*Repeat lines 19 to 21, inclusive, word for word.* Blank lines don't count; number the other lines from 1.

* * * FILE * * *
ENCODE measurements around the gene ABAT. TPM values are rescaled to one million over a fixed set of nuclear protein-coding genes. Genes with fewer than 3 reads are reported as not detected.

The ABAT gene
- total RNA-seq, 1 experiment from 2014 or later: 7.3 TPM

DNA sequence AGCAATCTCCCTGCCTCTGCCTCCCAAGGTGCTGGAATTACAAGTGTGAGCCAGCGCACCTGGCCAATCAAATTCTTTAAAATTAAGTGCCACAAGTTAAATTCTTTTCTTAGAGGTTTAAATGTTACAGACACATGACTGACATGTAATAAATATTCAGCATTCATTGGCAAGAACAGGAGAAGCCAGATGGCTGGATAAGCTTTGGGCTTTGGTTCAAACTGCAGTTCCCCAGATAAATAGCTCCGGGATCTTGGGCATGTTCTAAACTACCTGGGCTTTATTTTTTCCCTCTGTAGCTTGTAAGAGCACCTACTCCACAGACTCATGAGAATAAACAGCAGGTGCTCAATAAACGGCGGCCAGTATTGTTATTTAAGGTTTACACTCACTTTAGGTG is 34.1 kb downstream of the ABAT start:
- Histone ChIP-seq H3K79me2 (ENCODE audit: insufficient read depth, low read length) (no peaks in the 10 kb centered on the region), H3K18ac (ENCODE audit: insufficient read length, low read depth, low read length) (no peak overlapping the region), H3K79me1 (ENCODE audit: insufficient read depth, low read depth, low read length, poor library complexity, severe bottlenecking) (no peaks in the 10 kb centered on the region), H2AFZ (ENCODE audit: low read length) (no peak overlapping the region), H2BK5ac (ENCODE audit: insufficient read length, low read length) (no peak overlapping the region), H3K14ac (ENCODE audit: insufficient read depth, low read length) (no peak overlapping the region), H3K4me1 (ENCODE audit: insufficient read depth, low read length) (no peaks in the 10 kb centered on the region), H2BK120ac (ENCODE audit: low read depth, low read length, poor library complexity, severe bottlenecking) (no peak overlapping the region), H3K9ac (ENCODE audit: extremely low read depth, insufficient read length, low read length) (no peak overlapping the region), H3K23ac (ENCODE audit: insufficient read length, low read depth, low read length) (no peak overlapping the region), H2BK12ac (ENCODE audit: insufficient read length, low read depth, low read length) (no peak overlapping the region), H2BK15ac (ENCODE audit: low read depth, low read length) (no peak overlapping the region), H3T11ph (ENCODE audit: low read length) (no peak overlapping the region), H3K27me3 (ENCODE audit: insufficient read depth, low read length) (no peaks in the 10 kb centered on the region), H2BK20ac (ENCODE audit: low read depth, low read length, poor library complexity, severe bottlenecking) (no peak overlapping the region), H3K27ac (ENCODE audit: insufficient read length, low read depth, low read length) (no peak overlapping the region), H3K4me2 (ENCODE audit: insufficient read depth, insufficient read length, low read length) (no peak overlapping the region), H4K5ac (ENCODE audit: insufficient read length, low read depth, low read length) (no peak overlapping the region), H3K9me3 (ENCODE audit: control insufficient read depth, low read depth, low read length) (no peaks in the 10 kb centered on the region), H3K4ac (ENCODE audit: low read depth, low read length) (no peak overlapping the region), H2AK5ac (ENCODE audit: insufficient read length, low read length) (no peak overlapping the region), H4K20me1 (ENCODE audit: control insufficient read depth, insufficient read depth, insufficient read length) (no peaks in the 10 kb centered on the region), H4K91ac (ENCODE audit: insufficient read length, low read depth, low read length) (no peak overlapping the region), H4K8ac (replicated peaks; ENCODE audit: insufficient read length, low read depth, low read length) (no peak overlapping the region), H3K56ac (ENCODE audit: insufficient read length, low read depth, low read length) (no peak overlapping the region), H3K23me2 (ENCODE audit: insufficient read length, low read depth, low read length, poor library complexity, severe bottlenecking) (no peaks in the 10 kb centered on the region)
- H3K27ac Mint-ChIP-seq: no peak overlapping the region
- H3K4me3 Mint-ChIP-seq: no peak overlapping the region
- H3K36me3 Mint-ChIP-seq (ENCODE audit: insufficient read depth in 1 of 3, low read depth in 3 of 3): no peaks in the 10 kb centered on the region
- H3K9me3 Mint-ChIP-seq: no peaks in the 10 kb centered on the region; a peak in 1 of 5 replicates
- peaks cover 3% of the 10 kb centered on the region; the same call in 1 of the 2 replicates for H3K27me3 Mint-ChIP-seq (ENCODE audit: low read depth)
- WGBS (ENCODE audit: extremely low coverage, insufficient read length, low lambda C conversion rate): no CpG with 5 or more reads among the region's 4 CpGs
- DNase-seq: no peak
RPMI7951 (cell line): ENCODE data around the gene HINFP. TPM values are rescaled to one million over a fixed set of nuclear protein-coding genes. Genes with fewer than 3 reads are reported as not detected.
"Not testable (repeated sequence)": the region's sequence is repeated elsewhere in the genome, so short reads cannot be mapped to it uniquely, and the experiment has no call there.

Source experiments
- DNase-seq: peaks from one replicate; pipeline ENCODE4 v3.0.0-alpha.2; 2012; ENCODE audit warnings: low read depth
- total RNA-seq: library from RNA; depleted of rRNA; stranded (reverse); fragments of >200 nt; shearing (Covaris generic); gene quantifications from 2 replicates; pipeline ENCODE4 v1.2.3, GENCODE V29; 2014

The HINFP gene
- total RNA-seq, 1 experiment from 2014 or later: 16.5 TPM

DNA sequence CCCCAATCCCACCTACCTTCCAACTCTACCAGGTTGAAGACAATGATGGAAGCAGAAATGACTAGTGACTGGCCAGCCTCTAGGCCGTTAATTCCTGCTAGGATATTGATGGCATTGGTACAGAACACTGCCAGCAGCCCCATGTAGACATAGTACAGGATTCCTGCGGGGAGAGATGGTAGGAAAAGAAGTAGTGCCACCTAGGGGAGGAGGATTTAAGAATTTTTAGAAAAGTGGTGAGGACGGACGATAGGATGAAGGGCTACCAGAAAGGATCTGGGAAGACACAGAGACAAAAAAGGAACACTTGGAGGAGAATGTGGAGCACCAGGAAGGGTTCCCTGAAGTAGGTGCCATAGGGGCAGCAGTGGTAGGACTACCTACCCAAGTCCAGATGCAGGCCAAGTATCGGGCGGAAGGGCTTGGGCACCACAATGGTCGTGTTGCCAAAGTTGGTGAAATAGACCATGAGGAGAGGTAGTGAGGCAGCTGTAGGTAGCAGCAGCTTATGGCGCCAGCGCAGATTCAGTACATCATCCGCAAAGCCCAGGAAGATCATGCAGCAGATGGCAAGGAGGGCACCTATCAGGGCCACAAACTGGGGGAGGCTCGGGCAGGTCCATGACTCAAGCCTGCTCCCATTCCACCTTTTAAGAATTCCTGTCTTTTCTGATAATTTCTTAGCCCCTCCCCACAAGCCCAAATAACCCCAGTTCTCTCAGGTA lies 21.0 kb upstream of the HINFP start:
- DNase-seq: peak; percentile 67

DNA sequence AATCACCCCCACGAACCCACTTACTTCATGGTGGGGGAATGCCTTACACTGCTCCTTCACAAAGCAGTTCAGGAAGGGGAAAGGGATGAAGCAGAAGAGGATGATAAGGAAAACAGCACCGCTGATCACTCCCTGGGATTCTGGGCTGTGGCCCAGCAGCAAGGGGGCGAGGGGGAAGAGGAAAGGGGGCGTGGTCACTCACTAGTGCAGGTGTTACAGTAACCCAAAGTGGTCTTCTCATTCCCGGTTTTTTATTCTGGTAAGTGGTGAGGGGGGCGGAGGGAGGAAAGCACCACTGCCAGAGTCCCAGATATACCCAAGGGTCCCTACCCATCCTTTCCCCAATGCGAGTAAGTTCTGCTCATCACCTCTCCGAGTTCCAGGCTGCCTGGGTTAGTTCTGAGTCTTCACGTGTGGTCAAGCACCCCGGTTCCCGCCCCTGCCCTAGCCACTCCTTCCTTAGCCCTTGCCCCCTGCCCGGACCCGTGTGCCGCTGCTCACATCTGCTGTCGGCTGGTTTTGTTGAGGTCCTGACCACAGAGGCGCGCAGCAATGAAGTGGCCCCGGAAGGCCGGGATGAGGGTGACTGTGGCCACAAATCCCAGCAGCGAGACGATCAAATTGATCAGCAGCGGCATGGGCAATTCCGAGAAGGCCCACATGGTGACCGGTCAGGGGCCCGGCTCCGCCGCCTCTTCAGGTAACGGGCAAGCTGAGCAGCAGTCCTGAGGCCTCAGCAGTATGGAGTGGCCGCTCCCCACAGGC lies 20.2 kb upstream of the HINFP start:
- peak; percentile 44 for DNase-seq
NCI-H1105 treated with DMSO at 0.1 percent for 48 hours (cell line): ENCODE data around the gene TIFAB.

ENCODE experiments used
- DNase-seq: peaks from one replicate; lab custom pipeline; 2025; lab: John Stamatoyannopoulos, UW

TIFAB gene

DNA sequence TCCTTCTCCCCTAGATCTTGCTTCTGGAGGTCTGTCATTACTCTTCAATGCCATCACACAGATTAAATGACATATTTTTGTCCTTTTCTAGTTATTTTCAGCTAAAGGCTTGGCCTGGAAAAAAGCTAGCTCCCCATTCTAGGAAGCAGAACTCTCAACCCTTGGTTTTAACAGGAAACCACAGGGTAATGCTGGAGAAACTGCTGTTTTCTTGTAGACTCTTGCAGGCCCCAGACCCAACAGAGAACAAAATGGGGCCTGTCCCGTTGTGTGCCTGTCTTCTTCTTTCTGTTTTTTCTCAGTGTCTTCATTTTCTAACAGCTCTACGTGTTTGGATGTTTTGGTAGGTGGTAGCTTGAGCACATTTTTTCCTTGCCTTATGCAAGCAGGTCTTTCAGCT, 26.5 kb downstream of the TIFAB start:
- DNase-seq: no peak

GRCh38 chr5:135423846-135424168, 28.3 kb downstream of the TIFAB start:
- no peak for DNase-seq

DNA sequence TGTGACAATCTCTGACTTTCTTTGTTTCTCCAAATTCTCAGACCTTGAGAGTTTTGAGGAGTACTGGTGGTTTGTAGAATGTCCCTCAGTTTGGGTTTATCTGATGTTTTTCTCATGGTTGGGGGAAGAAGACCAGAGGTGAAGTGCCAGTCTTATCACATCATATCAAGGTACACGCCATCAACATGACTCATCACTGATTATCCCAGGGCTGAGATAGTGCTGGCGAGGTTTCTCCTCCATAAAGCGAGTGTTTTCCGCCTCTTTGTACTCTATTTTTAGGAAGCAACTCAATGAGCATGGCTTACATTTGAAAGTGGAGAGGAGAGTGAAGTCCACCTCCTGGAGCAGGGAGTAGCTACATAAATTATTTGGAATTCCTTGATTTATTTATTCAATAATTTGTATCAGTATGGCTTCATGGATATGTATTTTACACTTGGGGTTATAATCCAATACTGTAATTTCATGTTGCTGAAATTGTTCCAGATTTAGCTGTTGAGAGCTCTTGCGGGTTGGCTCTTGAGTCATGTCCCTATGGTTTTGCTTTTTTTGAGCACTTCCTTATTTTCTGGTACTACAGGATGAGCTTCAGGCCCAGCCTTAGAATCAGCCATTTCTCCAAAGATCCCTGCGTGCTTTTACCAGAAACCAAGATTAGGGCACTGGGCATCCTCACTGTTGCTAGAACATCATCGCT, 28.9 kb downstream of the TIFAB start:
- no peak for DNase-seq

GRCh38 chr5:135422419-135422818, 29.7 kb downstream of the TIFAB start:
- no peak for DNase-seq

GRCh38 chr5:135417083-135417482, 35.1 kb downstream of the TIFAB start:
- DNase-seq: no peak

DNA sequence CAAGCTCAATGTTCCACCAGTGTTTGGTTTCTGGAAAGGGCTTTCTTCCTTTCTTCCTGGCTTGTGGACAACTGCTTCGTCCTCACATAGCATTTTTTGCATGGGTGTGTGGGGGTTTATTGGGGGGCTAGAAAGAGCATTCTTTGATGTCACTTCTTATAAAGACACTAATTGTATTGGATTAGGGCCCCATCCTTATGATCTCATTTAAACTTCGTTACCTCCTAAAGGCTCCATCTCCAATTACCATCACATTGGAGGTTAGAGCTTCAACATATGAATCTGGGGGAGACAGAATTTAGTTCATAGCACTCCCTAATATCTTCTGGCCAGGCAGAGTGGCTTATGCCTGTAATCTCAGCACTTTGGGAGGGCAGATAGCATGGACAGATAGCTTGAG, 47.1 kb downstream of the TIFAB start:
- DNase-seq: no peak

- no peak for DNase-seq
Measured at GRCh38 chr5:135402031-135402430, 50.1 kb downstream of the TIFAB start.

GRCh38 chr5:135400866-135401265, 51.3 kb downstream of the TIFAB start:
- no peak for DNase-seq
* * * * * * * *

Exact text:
- total RNA-seq, 1 experiment from 2014 or later: 16.5 TPM

DNA sequence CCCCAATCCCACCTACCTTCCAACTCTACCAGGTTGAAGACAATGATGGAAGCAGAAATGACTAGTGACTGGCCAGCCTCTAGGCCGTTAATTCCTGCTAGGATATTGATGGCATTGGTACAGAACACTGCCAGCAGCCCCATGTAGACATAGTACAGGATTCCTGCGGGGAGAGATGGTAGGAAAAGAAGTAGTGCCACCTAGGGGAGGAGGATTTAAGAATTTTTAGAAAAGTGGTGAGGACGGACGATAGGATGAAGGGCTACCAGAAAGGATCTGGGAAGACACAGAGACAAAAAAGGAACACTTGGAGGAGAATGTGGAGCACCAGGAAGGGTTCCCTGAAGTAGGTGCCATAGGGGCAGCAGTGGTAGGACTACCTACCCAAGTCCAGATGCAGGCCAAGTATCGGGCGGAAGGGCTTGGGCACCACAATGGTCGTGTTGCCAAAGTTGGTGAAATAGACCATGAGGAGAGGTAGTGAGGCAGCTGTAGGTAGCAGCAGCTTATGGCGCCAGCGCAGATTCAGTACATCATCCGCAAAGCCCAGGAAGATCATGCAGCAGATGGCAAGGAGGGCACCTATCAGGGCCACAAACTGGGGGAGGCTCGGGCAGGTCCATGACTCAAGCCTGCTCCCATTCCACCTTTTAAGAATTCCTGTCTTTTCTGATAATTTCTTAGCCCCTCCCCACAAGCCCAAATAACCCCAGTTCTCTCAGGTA lies 21.0 kb upstream of the HINFP start:
- DNase-seq: peak; percentile 67